By priority population 2017

Data source: Public Health Ontario Laboratory HIV Datamart

Key points

  • The majority of new HIV diagnoses between 2012 to 2017 were among gay, bisexual and other men who have sex with men (GBMSM) who accounted for about 60% of new HIV diagnoses each year; followed by African, Caribbean and Black (ACB), women* , people who use injection drugs (PWID) and Indigenous people.
  • From 2012 to 2017, GBMSM accounted for three quarters of new HIV diagnoses among males but, since 2012/13, the proportion of new HIV diagnoses steadily increased among the ACB male population.
  • From 2012 to 2017, the ACB female population accounted for the majority of new HIV diagnoses among all females but that proportion decreased between 2014/15 and 2016/17 while, between 2012/13 and 2016/17, the proportion of new HIV diagnoses increased among females who use injection drugs and Indigenous females.
  • When ‘out-of-province’ diagnoses were excluded, the proportion of new HIV diagnoses in 2017 decreased among the ACB population, and increased in the PWID and Indigenous populations.
  • Go here for more information on priority populations and how new diagnoses are assigned to a population.

 

Figures

Figure 1 Percent of new HIV diagnoses by priority population (where known), Ontario, 2017


Snapshot: In 2017, the majority of new HIV diagnoses were among the GBMSM priority population, followed by the ACB, women*, PWID and Indigenous priority populations. When ‘out-of-province’ diagnoses were excluded, the percent ACB and the percent women* priority populations were lower.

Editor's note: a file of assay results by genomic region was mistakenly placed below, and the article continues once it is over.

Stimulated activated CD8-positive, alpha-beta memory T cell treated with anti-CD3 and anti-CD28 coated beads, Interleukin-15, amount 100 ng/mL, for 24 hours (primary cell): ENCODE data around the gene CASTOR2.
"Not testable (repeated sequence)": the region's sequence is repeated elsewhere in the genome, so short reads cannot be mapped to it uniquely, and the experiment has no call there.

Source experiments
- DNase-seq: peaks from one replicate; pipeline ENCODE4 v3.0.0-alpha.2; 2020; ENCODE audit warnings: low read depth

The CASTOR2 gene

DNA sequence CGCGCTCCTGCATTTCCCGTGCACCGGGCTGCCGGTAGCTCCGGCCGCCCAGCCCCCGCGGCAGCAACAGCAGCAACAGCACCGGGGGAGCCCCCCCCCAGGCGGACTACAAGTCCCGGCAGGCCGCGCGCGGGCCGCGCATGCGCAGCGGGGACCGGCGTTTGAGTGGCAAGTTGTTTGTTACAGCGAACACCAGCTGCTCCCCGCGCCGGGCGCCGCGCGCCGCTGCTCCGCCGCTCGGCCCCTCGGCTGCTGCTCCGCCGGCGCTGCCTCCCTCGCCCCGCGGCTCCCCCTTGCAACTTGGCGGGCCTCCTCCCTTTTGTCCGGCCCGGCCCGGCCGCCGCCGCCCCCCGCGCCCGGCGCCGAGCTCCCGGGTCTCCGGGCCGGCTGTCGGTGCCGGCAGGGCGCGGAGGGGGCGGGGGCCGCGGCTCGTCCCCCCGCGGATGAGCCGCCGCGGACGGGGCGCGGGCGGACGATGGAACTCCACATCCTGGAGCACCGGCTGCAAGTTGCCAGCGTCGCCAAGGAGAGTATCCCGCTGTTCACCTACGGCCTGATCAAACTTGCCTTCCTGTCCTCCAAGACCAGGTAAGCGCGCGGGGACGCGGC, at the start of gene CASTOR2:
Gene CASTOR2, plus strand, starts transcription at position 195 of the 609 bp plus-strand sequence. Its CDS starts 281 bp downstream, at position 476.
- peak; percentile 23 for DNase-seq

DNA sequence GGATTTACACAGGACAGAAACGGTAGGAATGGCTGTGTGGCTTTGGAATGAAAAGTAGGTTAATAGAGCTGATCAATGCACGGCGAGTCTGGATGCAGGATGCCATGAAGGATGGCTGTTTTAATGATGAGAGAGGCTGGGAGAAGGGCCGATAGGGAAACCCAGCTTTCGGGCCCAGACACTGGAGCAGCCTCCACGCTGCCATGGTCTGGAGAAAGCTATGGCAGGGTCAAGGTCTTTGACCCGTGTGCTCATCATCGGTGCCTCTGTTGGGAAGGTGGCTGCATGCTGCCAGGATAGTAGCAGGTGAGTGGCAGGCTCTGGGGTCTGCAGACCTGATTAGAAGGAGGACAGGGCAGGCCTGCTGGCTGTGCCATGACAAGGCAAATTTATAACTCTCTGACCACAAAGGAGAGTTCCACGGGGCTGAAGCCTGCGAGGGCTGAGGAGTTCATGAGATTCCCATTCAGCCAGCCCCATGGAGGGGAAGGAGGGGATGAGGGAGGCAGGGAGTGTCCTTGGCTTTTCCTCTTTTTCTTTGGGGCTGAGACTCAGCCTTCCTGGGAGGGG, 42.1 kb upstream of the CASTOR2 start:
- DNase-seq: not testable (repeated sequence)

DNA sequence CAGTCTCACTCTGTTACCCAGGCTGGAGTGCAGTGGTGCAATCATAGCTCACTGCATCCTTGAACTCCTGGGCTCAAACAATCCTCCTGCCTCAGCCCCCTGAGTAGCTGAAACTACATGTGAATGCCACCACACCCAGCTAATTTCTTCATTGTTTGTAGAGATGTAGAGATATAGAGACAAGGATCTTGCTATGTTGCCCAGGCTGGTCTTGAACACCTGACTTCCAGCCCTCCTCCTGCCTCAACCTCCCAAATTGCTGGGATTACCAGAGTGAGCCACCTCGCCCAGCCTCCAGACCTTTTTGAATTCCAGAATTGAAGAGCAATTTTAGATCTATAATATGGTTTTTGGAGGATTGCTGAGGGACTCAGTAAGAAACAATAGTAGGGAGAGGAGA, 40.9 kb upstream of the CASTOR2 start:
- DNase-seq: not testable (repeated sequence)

Figure 2 Percent of new HIV diagnoses by priority population (where known), males, Ontario, 2017


Snapshot: In 2017, the majority of new HIV diagnoses among males were from the GBMSM priority population, followed by ACB, PWID and Indigenous priority populations. When ‘out-of-province’ diagnoses were excluded, the percent ACB priority population was slightly lower.


Figure 3 Percent of new HIV diagnoses by priority population (where known), females, Ontario, 2017

Snapshot: In 2017, the majority of new HIV diagnoses among females were from the ACB priority population, followed by PWID and Indigenous priority populations. When ‘out-of-province’ diagnoses were excluded, the percent ACB was lower and the percent PWID and Indigenous priority populations were higher.


Figure 4 Percent of new HIV diagnoses by priority population (where known), Ontario, 2012 to 2017


Snapshot: The percent of new HIV diagnoses has consistently been highest among the GBMSM priority population, followed by ACB, women*, PWID and Indigenous priority populations. The percent of new HIV diagnoses decreased in 2016/2017 among GBMSM and increased in all other priority populations compared to 2012/2013.


Figure 5 Percent of new HIV diagnoses by priority population (where known), males, Ontario, 2012 to 2017

Snapshot: The percent of new HIV diagnoses among males has consistently been highest among GBMSM, followed by ACB, PWID and Indigenous priority populations. The percent of new HIV diagnoses decreased in 2016/2017 among GBMSM and increased in the ACB and PWID priority populations compared to 2012/2013.


Figure 6 Percent of new HIV diagnoses by priority population (where known), females, Ontario, 2012 to 2017

Snapshot: The percent of new HIV diagnoses among females has consistently been highest among ACB, followed by PWID and Indigenous priority populations. The percent of new HIV diagnoses decreased in 2016/2017 among ACB and increased in all other priority populations compared to 2012/2013.

Tables

Table 1 Percent of new HIV diagnoses by sex and priority population, Ontario, 2017

Table 2 Percent of new HIV diagnoses by priority population, Ontario, 2012 to 2017

 

Notes: Data provided by Public Health Ontario Laboratory. GBMSM=gay, bisexual and other men who have sex with men; ACB=African, Caribbean and Black; PWID=people who use injection drugs. Percentages based on a subset of diagnoses where race/ethnicity and/or country of birth were known (approximately 65-70% of diagnoses). Women* includes Cis and Trans women, including ACB, PWID, Indigenous women, and other women who face systemic and social inequities, are more likely to be exposed to HIV through a sexual or drug using partner. Data is shown for all Cis and Trans women.